Sumter County commissioners Tuesday night approved rezoning, a development agreement and a land use plan amendment for Panasoffkee Preserve, another large age-restricted community planned along State Road 44 about 2.5 miles west of Interstate 75.

Before the commission voted, public hearings were held on each aspect of the project. Although 400 people packed the room to protest a water pumping permit, no one other than county development services director Karl Holley testified about the Panasoffkee Preserve project.

The development at County Road 475 will include 2,000 active adult residential units, 500 single-family homes, 350 apartments and 20,000 square feet of specialty retail space. The homes would surround a central park area. The project will be built in phases with full completion expected by 2035.

Walton Acquisitions Florida of Cummings, Ga., a subsidiary of Walton International of Calgary, Alberta, Canada, is the developer. The company has offices in a dozen cities worldwide.

The proposed active adult housing will be predominately single-family with a variety of housing styles such as craftsman and farmhouse, Dana Boyte, of Dewberry Engineers of Orlando, said earlier this year. She said some apartments may be included.

As a development of regional impact, the project was reviewed by the Florida Department of Economic Opportunity, which suggested that the county develop a site specific policy since it is outside the urban service area. The agency also said it must be served by water and sewer services and the county should spell out how this will be done.

These issues are addressed in the development agreement, which requires the developer either to contract with Wildwood for water and sewer services or build its own infrastructure.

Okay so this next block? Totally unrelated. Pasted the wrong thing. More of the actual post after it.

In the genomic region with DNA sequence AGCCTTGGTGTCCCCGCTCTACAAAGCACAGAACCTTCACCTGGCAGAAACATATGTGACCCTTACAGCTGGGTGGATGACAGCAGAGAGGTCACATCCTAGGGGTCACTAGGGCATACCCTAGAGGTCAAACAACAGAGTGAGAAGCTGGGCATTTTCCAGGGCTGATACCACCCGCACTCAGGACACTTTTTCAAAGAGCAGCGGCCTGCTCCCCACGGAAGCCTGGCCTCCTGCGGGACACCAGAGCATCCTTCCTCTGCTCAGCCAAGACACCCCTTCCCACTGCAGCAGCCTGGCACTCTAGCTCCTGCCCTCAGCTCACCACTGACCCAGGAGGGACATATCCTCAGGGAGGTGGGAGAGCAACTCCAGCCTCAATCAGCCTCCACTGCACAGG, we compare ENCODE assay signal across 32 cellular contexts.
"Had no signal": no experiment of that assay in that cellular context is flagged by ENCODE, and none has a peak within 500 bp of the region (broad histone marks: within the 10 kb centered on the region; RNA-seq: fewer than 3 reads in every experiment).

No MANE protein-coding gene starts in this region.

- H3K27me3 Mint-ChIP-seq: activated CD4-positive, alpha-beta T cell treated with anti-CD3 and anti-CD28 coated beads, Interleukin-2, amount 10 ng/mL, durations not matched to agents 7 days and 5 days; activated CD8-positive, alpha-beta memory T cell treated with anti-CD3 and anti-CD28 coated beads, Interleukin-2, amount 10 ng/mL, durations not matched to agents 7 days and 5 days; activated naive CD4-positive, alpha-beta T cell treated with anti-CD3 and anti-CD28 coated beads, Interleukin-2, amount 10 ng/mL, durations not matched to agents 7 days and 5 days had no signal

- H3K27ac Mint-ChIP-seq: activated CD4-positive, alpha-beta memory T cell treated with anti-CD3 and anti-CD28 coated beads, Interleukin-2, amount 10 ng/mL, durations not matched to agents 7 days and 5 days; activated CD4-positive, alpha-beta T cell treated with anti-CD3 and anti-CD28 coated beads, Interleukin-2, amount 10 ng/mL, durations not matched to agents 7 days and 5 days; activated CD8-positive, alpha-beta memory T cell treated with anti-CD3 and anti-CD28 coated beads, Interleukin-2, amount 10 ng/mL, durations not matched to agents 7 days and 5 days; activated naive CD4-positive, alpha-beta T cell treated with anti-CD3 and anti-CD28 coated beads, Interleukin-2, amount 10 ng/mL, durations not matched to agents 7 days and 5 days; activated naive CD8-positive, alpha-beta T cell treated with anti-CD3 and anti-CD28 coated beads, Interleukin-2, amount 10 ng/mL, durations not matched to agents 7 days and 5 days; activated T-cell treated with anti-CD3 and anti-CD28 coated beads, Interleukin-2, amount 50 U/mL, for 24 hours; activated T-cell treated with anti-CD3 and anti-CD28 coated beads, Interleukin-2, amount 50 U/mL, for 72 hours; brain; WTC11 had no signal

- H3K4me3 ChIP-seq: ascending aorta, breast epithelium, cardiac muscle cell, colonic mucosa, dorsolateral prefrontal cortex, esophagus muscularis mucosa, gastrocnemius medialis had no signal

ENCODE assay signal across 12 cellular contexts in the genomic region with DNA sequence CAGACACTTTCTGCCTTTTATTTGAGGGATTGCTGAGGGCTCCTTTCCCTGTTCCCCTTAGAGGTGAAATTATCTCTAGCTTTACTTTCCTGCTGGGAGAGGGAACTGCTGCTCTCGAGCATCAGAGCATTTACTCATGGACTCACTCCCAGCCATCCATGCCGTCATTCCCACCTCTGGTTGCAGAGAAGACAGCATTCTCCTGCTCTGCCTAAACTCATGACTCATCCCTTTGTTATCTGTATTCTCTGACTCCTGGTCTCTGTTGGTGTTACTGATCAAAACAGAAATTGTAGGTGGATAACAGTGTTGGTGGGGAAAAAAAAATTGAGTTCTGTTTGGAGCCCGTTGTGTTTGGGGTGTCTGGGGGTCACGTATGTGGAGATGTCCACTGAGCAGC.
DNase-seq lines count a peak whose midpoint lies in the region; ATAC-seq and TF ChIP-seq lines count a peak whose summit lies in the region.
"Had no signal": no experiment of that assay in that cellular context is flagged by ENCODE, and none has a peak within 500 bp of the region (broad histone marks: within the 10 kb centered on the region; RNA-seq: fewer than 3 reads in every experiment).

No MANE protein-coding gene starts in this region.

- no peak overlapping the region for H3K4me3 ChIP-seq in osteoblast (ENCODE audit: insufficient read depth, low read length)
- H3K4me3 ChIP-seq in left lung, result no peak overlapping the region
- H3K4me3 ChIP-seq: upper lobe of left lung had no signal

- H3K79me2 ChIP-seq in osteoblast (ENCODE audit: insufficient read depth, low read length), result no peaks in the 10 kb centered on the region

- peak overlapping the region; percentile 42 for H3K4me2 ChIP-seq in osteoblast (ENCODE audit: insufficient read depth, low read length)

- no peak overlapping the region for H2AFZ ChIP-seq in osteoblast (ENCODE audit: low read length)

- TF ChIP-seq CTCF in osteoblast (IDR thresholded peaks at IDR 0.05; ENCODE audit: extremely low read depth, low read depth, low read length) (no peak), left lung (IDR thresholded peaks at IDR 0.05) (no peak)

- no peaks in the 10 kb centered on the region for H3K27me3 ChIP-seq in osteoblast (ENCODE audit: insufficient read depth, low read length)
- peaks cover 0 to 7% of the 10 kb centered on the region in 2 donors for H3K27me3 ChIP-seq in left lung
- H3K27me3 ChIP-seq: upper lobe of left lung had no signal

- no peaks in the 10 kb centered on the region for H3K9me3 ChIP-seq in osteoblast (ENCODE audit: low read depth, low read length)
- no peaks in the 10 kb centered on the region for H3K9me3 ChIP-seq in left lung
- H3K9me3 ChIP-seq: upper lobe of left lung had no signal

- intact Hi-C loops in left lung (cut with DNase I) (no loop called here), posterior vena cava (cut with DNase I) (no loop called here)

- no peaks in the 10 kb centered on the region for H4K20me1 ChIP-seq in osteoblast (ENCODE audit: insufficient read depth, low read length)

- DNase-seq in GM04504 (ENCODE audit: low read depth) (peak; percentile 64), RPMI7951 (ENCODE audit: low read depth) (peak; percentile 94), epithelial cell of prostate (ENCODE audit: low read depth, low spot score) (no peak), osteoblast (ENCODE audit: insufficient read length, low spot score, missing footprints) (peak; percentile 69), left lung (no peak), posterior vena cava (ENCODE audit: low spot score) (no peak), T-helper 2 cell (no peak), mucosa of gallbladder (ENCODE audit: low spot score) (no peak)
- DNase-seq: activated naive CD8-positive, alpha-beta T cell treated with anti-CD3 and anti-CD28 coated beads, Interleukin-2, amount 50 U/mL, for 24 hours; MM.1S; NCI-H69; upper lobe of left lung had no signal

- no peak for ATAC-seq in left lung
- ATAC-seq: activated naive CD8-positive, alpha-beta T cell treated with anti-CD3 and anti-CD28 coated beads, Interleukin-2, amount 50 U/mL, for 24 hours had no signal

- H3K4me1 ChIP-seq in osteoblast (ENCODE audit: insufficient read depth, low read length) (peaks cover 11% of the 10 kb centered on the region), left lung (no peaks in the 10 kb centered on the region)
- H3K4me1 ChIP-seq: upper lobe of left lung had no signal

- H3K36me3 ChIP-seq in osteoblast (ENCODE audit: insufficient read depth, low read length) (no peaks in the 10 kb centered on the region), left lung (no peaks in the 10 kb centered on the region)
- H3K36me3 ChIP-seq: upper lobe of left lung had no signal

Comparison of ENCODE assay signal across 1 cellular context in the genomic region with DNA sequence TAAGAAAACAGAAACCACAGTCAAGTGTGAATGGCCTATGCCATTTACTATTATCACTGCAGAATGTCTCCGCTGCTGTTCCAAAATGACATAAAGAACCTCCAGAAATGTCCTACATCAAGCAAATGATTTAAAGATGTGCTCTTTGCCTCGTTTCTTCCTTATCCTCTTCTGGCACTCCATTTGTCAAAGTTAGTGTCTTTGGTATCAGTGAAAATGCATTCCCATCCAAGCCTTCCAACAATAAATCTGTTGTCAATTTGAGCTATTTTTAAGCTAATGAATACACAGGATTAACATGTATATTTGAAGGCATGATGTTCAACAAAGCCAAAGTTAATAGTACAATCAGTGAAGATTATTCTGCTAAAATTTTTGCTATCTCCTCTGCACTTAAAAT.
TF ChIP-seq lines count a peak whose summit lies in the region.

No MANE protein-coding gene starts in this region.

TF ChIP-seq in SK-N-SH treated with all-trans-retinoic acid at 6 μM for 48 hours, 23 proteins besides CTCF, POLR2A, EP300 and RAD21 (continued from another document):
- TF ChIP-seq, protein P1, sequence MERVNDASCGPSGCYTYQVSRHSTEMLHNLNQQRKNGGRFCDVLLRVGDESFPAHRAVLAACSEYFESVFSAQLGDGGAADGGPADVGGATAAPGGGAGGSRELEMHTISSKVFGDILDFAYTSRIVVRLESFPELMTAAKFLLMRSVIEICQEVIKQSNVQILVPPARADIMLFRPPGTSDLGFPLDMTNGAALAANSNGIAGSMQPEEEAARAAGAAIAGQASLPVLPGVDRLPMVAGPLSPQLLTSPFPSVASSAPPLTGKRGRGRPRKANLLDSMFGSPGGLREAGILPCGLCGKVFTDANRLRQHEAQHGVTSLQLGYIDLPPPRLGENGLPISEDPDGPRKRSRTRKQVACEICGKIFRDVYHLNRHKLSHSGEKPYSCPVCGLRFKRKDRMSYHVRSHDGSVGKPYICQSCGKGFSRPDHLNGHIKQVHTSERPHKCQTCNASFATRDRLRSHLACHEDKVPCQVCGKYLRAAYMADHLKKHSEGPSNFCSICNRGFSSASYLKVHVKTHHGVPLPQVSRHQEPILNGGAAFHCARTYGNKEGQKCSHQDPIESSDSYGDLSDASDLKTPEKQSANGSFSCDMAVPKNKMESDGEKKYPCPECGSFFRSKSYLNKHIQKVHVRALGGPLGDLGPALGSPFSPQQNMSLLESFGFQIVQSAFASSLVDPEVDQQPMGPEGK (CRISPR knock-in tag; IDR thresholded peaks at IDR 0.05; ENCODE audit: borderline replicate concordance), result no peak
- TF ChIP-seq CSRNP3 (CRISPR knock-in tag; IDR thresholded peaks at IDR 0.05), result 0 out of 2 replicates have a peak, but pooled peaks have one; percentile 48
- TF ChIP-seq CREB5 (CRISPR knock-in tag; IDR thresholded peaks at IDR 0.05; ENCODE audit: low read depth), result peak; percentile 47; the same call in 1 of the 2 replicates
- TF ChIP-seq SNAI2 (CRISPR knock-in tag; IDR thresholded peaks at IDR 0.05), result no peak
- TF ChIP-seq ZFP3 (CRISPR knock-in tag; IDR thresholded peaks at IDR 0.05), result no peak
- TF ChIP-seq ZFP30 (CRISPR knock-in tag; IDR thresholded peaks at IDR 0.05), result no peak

The agreement also requires Walton Acquisitions to pay for turn lane improvements on both CR 475 and SR 44 and the development will have access from both roads. The developer also has the option of establishing a community development district or property owners association.

Although the project is outside current urban service boundaries, an analysis determined that it will not contribute to urban sprawl.

“The ability to acquire the necessary contiguous land area to develop a large-scale mixed-use project is severely limited in developed urban areas due to multiple ownerships, multiple land use and zoning assignments and existing public infrastructure,” the analysis stated. “The proposed project is located as close to the existing urbanized fringe as is reasonable given the nature and scale of the development.”

The Panasoffkee Preserve project is the latest of several active adult communities proposed in Sumter County. The Village of Fenney, several miles south of The Villages along County Road 468, is under construction and the first phase of 400 rental bungalows in the WholeLife project across County Road 466A from Pinellas Plaza is expected to begin soon.

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